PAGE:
Auditors may also consider discussing the matter with the internal auditors or management of any controlling entity. 

Auditors will also need to consider legal or regulatory obligations to report to an appropriate authority, including whether those obligations stipulate a period within which reports are to be made, and any impact on the auditor’s report. 

If the client is a component in a group audit, the auditor is required to communicate the NOCLAR to the group audit engagement partner, who in turn should communicate to the auditor of other components, if relevant.

Auditors must assess whether the client’s response is appropriate, including whether it was timely, the matter has been adequately investigated, action has been taken to rectify, remediate or mitigate the consequences and to deter any further non-compliance or reduce the risk of re-occurrence and adequate disclosure has been made. 

All practitioners need to consider whether further action is warranted. 

Action is likely to be necessary if the client’s response is inadequate, management is involved or there will be actual or potential substantial harm to the interests of the entity, investors, creditors, employees or the general public. 

This may include disclosing the matter to an appropriate authority, even if not required by law, or withdrawing from the engagement and client relationship. 

It may be appropriate to inform the client before disclosing the matter unless a breach is imminent, in which case the practitioner may need to immediately disclose the matter to an appropriate authority so it can intervene to prevent the breach occurring, if the breach would cause substantial harm to stakeholders. 

Disclosure to an appropriate authority is not considered a breach of the duty of confidentiality under the Code of Ethics if the practitioner is acting in good faith. If withdrawing from the engagement, auditors should inform their proposed successor if requested, unless prohibited from doing so.

All practitioners should document, among other matters, courses of action considered, deliberations from consultation with experts, judgments made and decisions taken in relation to the non-compliance.

Must you disclose to an appropriate authority?

Not always.  These are the “do’s and don’ts”:

  • Do understand that there is no obligation to disclose to an appropriate authority, unless there is a legal obligation to do so.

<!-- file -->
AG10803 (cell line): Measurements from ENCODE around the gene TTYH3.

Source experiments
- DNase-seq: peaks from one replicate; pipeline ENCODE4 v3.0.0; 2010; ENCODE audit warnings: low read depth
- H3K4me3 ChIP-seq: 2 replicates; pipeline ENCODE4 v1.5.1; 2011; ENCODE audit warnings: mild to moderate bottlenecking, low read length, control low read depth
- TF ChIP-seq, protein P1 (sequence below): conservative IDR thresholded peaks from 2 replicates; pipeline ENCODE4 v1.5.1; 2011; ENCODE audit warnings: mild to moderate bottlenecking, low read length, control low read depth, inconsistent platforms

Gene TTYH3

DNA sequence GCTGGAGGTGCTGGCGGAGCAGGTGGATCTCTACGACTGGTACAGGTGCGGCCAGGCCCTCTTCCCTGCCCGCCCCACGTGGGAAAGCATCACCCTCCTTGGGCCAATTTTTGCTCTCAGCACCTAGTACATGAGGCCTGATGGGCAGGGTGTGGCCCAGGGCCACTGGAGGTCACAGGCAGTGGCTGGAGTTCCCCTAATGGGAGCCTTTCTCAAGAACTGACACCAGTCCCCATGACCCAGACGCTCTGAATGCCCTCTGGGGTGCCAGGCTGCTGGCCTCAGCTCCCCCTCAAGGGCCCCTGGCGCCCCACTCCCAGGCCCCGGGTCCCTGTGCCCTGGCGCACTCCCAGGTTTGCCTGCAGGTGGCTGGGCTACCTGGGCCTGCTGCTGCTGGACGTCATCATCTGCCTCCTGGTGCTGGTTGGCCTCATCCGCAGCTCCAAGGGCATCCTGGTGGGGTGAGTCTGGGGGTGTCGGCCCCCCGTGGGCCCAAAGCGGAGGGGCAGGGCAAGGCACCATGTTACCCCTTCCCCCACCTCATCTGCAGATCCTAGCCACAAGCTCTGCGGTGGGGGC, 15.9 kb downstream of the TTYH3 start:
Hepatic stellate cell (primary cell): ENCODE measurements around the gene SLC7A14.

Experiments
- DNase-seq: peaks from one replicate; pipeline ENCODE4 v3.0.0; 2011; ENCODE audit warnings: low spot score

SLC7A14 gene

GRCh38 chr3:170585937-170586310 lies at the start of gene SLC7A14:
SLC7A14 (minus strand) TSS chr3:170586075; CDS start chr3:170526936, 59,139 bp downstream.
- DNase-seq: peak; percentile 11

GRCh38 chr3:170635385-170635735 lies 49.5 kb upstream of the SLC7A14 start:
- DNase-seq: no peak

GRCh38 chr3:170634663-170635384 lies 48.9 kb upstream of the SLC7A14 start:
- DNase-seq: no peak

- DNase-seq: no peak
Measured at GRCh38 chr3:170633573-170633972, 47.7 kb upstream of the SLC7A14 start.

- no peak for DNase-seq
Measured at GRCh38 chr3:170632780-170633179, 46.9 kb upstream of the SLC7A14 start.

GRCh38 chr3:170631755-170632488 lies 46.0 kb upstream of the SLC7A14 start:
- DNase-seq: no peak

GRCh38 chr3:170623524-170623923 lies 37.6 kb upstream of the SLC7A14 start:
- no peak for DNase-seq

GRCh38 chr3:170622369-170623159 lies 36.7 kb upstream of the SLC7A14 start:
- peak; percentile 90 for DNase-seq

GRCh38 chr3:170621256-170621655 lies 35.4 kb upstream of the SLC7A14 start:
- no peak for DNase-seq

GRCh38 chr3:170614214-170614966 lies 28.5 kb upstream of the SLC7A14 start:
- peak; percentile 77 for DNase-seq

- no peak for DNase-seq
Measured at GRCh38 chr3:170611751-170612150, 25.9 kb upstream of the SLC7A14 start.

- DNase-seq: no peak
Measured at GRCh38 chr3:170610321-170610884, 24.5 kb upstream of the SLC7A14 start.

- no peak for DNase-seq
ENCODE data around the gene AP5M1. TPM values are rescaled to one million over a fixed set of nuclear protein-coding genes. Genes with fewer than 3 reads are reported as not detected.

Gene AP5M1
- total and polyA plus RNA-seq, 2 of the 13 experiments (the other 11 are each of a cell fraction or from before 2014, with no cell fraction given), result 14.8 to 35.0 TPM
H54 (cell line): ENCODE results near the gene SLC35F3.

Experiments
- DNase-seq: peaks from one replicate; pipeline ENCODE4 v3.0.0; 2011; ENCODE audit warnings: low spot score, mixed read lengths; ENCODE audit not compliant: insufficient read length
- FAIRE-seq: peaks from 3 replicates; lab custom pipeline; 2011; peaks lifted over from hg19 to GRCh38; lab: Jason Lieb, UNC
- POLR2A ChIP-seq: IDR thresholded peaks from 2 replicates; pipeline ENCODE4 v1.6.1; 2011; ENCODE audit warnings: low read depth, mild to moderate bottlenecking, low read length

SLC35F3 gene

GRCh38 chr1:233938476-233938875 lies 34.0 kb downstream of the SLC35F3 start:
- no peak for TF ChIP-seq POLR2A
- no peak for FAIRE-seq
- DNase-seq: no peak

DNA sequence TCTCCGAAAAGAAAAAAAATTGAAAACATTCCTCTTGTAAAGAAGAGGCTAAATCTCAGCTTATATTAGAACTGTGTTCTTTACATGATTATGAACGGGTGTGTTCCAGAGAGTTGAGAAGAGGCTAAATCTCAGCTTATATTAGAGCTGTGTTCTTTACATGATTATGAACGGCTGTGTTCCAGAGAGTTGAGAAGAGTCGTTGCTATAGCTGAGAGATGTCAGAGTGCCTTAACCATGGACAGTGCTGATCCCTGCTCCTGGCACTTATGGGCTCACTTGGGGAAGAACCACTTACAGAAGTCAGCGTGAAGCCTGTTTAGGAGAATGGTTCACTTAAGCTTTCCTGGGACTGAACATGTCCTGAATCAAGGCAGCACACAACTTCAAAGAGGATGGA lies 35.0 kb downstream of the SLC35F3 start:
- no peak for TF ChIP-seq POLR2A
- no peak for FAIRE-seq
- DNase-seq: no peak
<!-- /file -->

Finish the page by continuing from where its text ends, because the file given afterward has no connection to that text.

• Don’t disclose to an appropriate authority if doing so would be contrary to law or regulation.
  • Don’t turn a blind eye; instead, consider whether disclosure to an appropriate authority is an appropriate course of action in the circumstances. 
  • Do act in good faith and exercise caution.
  • Do understand that disclosure to an appropriate authority will not be considered a breach of confidentiality if you decide it is the right course of action in the circumstances.

What preparations do you need to make?

Even if you have not identified any non-compliance there are still steps that you can take to be prepared.

  • Update engagement letters to reflect obligations in relation to NOCLAR – see CPA Australia (non-audit) engagement letter template 
  • Identify authorities relevant to the client. For example:
    • Auditors must notify ASIC about significant contraventions of the Corporations Act 2001 as well as contraventions which will not be adequately dealt with by commenting on it in the auditor’s report or bringing it to the attention of the directors, contraventions of the National Consumer Credit Protection Act 2009 or a condition of a licensee’s Australian financial services licence.
    • From 1 October 2018, accountants have obligations under the Anti-Money Laundering and Countering Financing of Terrorism Act to report prescribed transactions and suspicious transactions or activity to the Police Financial Intelligence Unit of the AFP.
  • For new engagements, communicate with the previous practitioner regarding any possible non-compliance before deciding whether to accept the engagement.
At the firm level:
  • Update your system of quality control to include clear assignment of responsibilities for staff and engagement partners in relation to NOCLAR and engagement acceptance procedures.
  • Raise awareness with staff and partners.

Further references:

Read next: Responding to non-compliance with laws and regulations (NOCLAR)